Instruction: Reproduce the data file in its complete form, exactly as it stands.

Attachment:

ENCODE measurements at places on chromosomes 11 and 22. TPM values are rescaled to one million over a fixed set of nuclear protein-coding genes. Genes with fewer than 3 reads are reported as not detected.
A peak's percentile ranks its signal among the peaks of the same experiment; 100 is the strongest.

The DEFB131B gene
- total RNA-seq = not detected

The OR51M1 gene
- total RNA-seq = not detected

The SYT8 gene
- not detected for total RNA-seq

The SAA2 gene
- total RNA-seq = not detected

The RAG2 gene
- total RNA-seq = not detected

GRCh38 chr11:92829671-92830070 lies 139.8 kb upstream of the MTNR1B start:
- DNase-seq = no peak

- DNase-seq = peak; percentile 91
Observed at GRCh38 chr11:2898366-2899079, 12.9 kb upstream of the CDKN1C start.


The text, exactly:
ENCODE measurements at places on chromosomes 11 and 22. TPM values are rescaled to one million over a fixed set of nuclear protein-coding genes. Genes with fewer than 3 reads are reported as not detected.
A peak's percentile ranks its signal among the peaks of the same experiment; 100 is the strongest.

The DEFB131B gene
- total RNA-seq = not detected

The OR51M1 gene
- total RNA-seq = not detected

The SYT8 gene
- not detected for total RNA-seq

The SAA2 gene
- total RNA-seq = not detected

The RAG2 gene
- total RNA-seq = not detected

GRCh38 chr11:92829671-92830070 lies 139.8 kb upstream of the MTNR1B start:
- DNase-seq = no peak

- DNase-seq = peak; percentile 91
Observed at GRCh38 chr11:2898366-2899079, 12.9 kb upstream of the CDKN1C start.